We’ve covered a lot of ground so far as we discover the steps and craft elements needed to write a novel. However, we mustn’t relax now as we arrive at an important place in our book—writing a successful ending.

Quick Review

As a quick review, based on the Three-Act structure for a novel, your first act, or the opening/ hook/introduction, which comprises less than 25% of your story length, introduced your characters, setting, the problem, the lie, and the strengths and weaknesses of your hero and your villain.

Then the second act, or the middle of the story, which comprises the bulk of the book, the next 75% to 90% of the story, placed your characters into difficult situations, building in intensity, forcing them to make harder and harder decisions. You also introduced more characters and story lines, or subplots, in this part of your story.

And now you’ve arrived at the third act, where you’ll wrap up the plot lines, the character arcs, provide a satisfactory outcome (however that’s defined for the genre), and, if it’s a series, prepare the way for the next book. This third act should take up 15% to 25% of the book, but less is usually better.

One thing to remember about the three-act structure is that the first act will enable the reader to decide if they want to keep reading; the second act keeps them interested in the story and the character arc; but the third act will sell your next book. Resolving all the plot lines and questions creates a satisfying ending that gives the reader confidence that your next book will also be worth reading.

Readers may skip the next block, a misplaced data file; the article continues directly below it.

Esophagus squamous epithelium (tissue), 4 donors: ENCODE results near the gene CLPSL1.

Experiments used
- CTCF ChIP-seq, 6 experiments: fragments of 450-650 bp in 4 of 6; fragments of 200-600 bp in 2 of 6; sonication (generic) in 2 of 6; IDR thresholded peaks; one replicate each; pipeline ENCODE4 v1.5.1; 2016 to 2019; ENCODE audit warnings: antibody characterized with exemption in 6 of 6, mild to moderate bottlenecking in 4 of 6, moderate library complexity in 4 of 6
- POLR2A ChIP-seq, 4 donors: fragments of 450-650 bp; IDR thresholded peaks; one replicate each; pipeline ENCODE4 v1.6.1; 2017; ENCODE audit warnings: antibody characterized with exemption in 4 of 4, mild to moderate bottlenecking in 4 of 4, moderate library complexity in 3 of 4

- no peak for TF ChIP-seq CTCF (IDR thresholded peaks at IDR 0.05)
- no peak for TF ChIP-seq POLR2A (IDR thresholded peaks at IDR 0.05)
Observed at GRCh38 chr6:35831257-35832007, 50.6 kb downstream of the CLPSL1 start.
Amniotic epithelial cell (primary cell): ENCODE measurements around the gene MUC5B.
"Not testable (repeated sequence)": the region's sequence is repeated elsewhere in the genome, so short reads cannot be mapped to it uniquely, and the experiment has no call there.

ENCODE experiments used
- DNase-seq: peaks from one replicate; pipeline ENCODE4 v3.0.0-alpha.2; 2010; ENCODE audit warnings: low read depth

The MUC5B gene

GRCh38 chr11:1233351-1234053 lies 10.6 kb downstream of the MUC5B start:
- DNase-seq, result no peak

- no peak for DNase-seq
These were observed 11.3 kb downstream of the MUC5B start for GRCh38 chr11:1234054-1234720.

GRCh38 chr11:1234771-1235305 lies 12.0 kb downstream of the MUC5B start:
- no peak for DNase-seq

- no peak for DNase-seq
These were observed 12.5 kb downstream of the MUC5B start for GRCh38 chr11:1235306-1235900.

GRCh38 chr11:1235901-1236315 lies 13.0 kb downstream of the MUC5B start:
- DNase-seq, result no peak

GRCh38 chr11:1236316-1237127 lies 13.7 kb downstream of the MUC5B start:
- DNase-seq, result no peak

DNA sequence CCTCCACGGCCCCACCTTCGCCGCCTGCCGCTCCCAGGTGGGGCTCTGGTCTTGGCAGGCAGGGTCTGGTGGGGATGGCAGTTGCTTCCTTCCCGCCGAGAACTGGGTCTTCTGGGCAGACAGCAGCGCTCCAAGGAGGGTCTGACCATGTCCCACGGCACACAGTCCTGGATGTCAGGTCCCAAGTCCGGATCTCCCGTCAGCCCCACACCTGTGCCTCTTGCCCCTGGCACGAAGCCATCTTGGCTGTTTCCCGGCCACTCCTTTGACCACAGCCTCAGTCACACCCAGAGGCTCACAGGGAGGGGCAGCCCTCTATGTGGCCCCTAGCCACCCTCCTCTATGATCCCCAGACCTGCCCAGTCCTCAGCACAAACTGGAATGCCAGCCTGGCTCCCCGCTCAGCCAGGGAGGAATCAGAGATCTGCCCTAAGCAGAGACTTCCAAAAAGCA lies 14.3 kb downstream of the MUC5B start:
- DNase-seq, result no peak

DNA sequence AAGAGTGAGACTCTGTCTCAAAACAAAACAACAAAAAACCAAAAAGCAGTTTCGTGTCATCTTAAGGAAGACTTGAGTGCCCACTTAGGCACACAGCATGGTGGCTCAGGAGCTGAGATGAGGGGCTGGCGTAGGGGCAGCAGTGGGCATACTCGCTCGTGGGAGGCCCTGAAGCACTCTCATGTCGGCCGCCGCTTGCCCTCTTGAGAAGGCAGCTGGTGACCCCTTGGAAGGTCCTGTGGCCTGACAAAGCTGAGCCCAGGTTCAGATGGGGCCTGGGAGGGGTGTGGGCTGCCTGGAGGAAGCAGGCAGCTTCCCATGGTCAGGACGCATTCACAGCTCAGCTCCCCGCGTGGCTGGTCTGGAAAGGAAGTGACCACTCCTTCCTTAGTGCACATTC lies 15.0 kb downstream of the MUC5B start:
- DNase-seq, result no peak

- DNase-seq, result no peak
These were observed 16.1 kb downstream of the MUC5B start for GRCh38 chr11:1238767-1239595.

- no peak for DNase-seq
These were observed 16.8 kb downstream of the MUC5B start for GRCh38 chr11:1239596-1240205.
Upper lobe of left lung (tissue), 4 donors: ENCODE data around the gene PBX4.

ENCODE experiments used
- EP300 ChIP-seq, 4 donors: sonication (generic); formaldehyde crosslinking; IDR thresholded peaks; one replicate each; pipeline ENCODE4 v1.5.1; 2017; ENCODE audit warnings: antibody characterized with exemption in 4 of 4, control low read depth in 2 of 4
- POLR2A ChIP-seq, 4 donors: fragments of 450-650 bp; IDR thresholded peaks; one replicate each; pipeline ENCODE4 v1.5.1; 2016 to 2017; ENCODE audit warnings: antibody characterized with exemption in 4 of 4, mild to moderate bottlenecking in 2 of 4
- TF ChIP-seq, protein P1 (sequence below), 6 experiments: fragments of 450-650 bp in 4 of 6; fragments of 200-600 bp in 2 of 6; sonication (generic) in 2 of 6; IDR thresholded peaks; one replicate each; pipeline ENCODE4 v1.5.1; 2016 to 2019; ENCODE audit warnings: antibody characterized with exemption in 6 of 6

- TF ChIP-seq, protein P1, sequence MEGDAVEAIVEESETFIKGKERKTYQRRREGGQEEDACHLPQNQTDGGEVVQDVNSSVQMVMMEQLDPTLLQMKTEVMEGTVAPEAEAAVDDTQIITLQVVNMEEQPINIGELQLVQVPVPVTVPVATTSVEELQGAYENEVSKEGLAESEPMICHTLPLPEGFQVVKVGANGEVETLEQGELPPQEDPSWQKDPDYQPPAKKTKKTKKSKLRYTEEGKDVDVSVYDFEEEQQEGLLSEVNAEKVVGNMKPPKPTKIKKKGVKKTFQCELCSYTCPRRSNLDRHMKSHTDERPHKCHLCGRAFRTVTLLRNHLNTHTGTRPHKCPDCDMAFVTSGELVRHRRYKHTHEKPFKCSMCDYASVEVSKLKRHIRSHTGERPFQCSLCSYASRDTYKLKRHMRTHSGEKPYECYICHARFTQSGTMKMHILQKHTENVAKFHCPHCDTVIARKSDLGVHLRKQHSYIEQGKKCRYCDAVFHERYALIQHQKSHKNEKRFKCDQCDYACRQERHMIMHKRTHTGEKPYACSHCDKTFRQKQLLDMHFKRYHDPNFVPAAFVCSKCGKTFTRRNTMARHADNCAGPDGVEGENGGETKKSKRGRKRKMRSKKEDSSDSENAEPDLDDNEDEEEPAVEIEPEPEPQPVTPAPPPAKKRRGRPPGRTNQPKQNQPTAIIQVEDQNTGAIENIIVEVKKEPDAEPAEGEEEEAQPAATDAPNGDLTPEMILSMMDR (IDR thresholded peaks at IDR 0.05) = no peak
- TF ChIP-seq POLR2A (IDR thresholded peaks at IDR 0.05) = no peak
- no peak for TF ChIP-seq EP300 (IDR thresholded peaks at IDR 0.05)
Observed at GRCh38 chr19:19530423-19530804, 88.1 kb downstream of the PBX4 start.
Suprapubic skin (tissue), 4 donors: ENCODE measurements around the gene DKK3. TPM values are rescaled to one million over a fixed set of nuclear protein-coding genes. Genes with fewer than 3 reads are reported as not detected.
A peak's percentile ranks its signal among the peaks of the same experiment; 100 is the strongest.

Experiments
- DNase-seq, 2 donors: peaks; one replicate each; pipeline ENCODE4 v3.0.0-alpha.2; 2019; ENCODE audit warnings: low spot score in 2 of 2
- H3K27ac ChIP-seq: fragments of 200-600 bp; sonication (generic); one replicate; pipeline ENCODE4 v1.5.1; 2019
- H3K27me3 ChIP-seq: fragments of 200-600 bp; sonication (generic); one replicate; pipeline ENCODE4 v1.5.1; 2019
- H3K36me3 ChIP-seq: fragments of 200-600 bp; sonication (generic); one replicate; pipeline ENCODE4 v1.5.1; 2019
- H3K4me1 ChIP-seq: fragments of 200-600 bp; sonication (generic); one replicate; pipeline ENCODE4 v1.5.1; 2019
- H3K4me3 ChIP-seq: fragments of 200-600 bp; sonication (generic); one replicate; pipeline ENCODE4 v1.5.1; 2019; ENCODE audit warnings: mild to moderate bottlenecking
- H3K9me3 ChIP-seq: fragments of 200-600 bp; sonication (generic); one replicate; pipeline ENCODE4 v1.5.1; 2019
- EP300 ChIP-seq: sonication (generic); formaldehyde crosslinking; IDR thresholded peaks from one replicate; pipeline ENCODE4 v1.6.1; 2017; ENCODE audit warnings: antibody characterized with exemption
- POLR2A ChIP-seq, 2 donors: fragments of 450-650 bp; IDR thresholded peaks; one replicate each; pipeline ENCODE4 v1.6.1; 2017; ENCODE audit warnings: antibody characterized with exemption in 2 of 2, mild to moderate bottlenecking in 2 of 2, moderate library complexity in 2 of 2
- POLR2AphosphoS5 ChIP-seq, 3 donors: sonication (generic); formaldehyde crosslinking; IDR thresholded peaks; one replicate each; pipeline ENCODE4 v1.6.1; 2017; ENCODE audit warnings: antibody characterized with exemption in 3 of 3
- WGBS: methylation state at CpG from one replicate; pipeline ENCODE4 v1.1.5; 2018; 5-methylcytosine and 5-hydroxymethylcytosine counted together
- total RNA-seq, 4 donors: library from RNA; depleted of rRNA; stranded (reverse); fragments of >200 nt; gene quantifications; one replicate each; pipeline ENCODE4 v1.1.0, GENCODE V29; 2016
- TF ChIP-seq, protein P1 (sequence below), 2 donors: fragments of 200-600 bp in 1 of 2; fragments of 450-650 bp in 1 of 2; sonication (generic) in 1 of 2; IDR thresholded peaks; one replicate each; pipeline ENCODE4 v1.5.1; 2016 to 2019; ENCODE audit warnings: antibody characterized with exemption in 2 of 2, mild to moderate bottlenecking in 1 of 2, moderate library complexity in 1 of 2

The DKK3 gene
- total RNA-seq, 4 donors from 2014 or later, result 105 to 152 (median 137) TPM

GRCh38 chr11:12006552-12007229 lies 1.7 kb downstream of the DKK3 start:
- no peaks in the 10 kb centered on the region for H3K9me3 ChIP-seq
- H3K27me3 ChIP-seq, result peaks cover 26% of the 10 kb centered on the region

The Big Lie

What keeps readers reading is the Big Lie, what your character believes about themselves that wounds them so deeply and makes them question themselves and make poor choices, brings tension and conflict into their arc and the story. Alluding to the Big Lie in the first act, bringing it to the forefront and having it cause all kinds of problems in the second, naturally leads to the realization of the lie and the desire to overcome that belief by taking heroic measures in the final act. These actions should be based on what we already know about the character, which you would have told us previously, including any special abilities or talents. Don’t simply spring this on your reader in the final act.

Readers want your hero and heroine to confront the Big Lie and overcome it, but the process should elevate the stakes more than ever in the final act. Their final struggle is the Climax, which should take place in the final 5% to 10% of the story, where they have to make the toughest decisions and embark on the most dangerous journey to succeed. This victory isn’t all about external action; it should also include internal conflict. And it will solidify the story’s theme.